It took one, two, three, four attempts at an apology before United Airlines CEO Oscar Muñoz seemed to hit the right note.
Public outrage continues to surround Muñoz’s response to videos of passenger Dr. David Dao being dragged off a plane in Chicago. He and three other passengers were involuntarily bumped from the flight when four United employees needed transport to Louisville for a later flight. Three of the passengers accepted United’s voucher for future travel; Dao did not.
The third admission came as United Airlines’ stock was facing a steep decline in the stock market. There’s nothing like staring down the barrel of a shotgun to bring out the sincerity. Not to mention that $500,000 of Muñoz’s bonus is tied to customer satisfaction surveys, which doesn’t look too promising in the near future.
On Wednesday, he sat down for an interview with ABC News and vowed, “This will never happen again.”
Then, he canceled a planned speech Thursday at the World Affairs Council in Jacksonville, Florida, missing a golden opportunity to get in front of the story while in front of a friendly audience in his old stomping grounds.
But let’s back up a minute. United Airlines’ public relations department never should have let this happen. Muñoz’s cautionary tale provides many teachable moments.
Get the facts first: Did Muñoz have the full picture when he made his first apology on Twitter—or when some PR person make that statement for him? On Monday, he was quoted on the airline’s Twitter account: “This is an upsetting incident for all of us at United. I apologize for having to re-accommodate these customers. Our team is moving with a sense of urgency to work with authorities and conduct our own detailed review of what happened.” Had he seen the video? Did he talk to anyone directly involved? Don’t speak until you know the full scope of the situation.
The flight left Chicago at 7:21 p.m. and arrived in Louisville at 9:01 p.m. on Sunday evening. Muñoz’s first statement came out at 11:27 a.m. Monday. That should have been enough time to gather the facts and prepare a thoughtful statement.
Don’t use jargon: A term like “re-accommodate” stinks of PR-speak. Use plain language that addresses the real issue. This was a horrific video of a disturbing incident. The response of bystanders in the video should tell you everything you need to know.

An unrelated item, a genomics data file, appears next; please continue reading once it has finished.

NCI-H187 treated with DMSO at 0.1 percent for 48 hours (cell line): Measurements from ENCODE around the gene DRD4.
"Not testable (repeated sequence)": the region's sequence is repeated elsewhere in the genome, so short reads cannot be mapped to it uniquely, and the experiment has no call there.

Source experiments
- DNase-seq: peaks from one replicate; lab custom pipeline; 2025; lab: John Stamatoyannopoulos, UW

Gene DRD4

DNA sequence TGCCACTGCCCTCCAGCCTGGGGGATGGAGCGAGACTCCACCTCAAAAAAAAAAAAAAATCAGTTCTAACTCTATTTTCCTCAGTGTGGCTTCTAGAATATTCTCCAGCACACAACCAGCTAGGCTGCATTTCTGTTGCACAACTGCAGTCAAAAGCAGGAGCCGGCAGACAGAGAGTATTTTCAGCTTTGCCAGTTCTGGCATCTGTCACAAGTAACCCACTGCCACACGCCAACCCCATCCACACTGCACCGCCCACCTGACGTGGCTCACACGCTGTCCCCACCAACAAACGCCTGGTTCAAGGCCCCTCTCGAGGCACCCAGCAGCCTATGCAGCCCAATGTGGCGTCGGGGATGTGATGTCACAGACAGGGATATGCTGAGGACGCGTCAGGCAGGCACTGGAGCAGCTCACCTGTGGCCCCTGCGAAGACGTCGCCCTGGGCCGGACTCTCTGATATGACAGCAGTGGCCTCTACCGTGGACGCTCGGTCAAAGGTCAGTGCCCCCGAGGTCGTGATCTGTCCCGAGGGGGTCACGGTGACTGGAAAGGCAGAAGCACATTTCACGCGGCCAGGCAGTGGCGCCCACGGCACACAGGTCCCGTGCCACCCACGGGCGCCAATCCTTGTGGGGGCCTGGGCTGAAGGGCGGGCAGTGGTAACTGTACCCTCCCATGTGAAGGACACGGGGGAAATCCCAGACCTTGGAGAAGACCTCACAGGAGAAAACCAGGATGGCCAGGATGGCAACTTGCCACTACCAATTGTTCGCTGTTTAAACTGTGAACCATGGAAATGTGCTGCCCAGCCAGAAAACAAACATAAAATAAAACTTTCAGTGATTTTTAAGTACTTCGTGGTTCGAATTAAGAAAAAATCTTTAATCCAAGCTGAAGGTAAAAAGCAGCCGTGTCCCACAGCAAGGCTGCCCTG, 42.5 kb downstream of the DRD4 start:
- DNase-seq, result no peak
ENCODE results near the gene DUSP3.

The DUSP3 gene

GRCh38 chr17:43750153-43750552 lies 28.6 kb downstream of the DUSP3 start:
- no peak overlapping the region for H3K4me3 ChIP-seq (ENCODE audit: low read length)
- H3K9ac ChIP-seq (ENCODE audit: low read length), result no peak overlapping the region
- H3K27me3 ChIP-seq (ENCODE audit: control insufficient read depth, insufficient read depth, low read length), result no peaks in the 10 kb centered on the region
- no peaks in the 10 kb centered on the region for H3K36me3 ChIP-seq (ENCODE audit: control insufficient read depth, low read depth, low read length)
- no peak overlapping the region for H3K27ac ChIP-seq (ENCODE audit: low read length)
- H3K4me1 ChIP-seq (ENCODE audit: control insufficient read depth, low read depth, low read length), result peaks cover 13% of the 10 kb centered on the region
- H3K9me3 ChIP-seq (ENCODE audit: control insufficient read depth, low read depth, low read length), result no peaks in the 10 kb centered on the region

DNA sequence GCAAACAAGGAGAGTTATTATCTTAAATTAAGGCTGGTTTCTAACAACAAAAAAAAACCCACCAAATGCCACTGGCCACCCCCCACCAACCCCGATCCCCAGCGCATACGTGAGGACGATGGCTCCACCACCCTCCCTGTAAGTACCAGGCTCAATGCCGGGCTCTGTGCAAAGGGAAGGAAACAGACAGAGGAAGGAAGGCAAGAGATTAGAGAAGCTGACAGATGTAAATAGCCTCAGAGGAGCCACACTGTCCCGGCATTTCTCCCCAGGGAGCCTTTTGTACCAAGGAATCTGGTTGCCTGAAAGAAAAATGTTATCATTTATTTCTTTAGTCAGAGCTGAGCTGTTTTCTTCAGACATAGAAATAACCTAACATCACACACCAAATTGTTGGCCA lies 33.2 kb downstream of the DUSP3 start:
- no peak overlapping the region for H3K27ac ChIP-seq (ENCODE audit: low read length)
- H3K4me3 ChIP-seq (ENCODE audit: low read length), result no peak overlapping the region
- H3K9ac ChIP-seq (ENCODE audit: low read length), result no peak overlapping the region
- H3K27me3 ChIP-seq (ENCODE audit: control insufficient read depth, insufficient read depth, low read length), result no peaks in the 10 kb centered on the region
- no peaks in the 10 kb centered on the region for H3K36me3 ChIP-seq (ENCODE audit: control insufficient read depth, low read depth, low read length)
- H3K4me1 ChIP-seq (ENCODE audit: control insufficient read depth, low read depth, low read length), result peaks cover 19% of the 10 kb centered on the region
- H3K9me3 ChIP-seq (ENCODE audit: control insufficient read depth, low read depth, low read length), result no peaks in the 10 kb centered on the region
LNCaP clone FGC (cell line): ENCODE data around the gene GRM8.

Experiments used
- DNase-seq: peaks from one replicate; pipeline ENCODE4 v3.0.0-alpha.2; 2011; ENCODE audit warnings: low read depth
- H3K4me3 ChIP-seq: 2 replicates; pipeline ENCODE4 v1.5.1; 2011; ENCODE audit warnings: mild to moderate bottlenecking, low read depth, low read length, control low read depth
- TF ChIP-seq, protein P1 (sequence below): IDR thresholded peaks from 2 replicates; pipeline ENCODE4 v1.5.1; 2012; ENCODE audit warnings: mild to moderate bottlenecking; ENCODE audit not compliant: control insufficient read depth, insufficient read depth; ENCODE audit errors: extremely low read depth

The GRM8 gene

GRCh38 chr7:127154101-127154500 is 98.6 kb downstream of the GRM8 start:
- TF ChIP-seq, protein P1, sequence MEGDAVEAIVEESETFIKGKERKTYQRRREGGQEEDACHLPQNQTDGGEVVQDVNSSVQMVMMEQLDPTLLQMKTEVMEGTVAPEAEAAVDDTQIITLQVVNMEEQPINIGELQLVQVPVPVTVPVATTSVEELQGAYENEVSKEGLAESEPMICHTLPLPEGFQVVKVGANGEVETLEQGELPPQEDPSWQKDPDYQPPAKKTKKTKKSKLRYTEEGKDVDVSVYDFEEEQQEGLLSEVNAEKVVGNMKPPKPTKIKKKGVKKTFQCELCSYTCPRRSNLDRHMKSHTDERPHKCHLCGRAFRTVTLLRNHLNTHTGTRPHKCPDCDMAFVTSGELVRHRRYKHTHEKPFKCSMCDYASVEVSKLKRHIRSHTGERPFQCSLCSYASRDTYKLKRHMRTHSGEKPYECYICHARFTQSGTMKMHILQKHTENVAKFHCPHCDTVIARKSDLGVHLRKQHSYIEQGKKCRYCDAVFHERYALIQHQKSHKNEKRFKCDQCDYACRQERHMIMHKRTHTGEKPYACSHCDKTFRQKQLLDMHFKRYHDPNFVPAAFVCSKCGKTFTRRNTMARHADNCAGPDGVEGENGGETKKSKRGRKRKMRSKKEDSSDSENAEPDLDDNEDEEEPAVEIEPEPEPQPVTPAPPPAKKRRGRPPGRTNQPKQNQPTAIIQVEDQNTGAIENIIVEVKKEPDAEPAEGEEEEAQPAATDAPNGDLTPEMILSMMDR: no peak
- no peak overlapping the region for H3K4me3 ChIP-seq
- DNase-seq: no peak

Be sincere: Customers and potential customers immediately smell a phony, hypocritical, or evasive tone. It’s even worse if the apology seems driven by stock prices falling off a cliff.
Take personal responsibility: You can’t get past the blunder without accepting fault. Make it clear that the buck stops with you.
Pay now or pay later: In the PR world, this is particularly true. What amount could United Airlines have offered a passenger—not specifically Dao—to give up a seat? Would $2,000 or $3,000 be worth it to avoid an international incident played out on social media? It’s much cheaper than the settlement United is sure to negotiate with Dao.
Use common sense: Empower your frontline folks with the tools they need to make decisions, such as increasing the amount of the vouchers offered to passengers. Those who study game theory have suggested that the way these negotiations to relinquish seats are done—in public—are not productive, suggesting that offers sent to passengers by text might be more effective. They also say starting at a high-dollar amount then scaling down to a lower price point helps clarify which passengers are willing to give up their seats.
Be aware of racial overtones: You simply cannot remove race or ethnicity from the equation in these situations. The story blew up in China with calls to boycott United Airlines; some had mistakenly identified the Vietnamese doctor as Chinese. Thoroughly check your systems to ensure they do not treat genders, races, or ethnicities differently.
Don’t blame the victim: This should go without saying, but perhaps we all need reminding. Muñoz’s initial reaction to the incident placed the blame on Dao. In an email to employees on Monday, he described the Dao as “disruptive and belligerent” and said, “he continued to resist—running back onto the aircraft in defiance of both our crew and security officials.” Later in the news cycle, stories bubbled up that brought up Dao’s past legal issues. There is no upside to this tactic.
Get in front of the story: Muñoz lost an opportune moment to speak to a sympathetic, hometown audience in Jacksonville. Muñoz joined CSX Corporation in 2003 and became president in 2015. He might never find a more forgiving crowd. He could have worked closely with a great speechwriter to attack his issues head-on for his planned topic, “The Changing Global Dynamic of Commercial Aviation”—even if these weren’t the kinds of changes he was planning to address. Afterward, he could have answered a few questions. He lost the chance to take control of the story and shape the narrative.